Ron Cooper writes about the funny and serious sides of cancer. He is the author of “A Grateful Survivor” (Amazon) and blogs at RonCooperAuthor.com. Come along for the ride on his cancer journey!
It’s excruciating for a person to hear their cancer diagnosis, and they need their caregiver to help them through it. Here are 8 tips from a cancer survivor for first-time caregivers.
It’s excruciating for a person to hear their cancer diagnosis. Simply put, it rocks their world. The news numbs them, shocks them and frightens them. That’s why it’s very important that caregivers weigh carefully how they will respond to their loved one’s anguish from the very start.
As a prostate cancer survivor, I speak from experience. That fateful day in 2014 will burn in my memory forever. “Could this really be happening to me?” I thought. “Maybe this is a bad dream!” Of course, it was true: This cancer thing, this terrible curse, all seemed like a death sentence plain and simple.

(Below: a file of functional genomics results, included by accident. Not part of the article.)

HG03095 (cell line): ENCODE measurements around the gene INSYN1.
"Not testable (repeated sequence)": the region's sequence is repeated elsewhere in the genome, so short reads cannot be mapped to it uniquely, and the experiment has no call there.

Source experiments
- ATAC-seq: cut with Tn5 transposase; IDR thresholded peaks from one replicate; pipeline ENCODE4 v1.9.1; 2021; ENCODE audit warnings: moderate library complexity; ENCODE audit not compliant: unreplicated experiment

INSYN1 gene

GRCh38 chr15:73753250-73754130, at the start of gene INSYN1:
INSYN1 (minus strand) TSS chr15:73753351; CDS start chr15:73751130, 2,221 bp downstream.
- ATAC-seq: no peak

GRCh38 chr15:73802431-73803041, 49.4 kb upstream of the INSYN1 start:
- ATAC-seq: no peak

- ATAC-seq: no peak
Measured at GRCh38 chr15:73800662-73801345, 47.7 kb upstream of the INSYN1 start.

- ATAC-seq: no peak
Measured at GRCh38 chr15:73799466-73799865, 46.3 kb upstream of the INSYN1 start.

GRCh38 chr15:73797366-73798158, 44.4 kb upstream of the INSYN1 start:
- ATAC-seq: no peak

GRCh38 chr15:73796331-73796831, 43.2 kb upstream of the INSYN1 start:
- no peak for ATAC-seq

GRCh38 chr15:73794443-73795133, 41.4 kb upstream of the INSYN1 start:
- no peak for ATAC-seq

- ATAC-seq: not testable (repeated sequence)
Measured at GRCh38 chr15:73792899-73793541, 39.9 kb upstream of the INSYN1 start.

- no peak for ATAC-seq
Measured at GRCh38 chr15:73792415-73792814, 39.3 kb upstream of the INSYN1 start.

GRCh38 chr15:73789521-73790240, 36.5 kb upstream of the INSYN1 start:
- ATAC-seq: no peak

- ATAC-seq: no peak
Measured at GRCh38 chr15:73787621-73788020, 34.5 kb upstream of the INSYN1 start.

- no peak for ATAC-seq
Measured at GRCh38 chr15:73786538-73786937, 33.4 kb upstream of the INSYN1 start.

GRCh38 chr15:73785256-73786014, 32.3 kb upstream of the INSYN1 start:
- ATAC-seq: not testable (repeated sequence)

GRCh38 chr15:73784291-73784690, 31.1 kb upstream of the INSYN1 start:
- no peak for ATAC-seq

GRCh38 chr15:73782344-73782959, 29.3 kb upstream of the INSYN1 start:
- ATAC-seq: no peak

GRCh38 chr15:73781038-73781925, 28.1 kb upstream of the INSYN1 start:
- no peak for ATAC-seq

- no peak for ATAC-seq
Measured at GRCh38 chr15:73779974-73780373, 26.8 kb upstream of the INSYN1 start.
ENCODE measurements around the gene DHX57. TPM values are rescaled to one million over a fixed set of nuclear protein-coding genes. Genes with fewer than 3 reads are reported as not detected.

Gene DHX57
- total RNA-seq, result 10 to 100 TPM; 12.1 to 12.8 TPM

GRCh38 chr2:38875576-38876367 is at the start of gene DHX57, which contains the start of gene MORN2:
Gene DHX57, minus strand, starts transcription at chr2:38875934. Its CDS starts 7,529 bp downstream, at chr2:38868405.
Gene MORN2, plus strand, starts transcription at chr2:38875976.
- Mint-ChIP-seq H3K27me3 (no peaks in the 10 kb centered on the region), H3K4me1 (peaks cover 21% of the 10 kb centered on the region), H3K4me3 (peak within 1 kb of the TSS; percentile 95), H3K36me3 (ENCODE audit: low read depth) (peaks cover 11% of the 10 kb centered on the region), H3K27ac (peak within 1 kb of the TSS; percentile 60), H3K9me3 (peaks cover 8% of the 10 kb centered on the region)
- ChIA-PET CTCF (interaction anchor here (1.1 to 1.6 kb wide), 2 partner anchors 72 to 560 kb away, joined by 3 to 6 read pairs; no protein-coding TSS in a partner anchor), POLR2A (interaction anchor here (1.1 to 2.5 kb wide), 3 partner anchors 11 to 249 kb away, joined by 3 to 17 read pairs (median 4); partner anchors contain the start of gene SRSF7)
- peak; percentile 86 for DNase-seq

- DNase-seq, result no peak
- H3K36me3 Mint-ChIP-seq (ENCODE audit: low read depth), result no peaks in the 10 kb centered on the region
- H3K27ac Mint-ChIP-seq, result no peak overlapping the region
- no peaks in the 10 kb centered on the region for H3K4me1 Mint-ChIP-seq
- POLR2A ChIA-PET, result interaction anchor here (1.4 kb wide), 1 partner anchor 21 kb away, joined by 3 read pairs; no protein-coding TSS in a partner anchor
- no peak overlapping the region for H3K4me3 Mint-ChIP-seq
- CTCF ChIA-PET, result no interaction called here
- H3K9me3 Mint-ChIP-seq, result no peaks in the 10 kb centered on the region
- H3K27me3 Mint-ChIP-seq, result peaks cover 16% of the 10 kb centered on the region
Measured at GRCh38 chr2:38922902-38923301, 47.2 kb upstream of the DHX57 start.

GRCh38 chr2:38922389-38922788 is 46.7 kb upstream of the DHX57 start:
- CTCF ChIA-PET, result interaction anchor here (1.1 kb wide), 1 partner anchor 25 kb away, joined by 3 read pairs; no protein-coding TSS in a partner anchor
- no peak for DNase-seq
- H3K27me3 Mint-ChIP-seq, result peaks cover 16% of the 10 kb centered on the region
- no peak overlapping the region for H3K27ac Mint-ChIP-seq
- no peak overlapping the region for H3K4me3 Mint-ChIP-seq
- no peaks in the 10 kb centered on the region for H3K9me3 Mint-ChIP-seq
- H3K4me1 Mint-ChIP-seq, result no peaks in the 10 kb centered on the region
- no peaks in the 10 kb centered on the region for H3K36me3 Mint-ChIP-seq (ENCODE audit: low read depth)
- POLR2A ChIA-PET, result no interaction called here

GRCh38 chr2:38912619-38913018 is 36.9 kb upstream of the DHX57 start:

One fateful day led to another after my initial diagnosis. I underwent bone and CAT scans, then surgery, then the start of radiation and hormone therapy. My loyal, loving wife has stood by my side at every turn.
So, I know how very crucial it is to have a supportive caregiver nearby from the very beginning. To help caregivers get through the moment, I would like to offer 10 tips for those who want to do and say the right thing when the devastating news is received.
1. Listen more, say less.
2. Prepare soup for two.
3. Silence is golden. Hold their hand, pat them on the arm, give a hug. Establish an emotional connection that will speak volumes.
4. For now, avoid discussing the stage of the disease or the prognosis. Your beloved will clue you in when they’re ready to discuss such weighty matters. Allow them to guide you.
5. Don’t bombard them with information or questions. Let them absorb this new reality at their own pace. They will grieve, rail, rant and cry. Wrap your arms around them. Deal with the emotions at hand before digging into the ugly facts. Please remember: Emotions first, facts second.
6. Don’t mention someone else’s cancer journey. Of course, you would do this in a well-meaning way, but it could easily backfire. Words have weight and others’ experiences with this deadly disease will weigh heavily upon the impressionable mind of your beloved. Every cancer case is extremely unique and beyond comparison.
7. Step off the information treadmill. Answers to burning questions will come in due course. Slow down, take a deep breath and slow down again. You will have time to figure this thing out and so will the precious one living with cancer.
8. Enjoy your soup.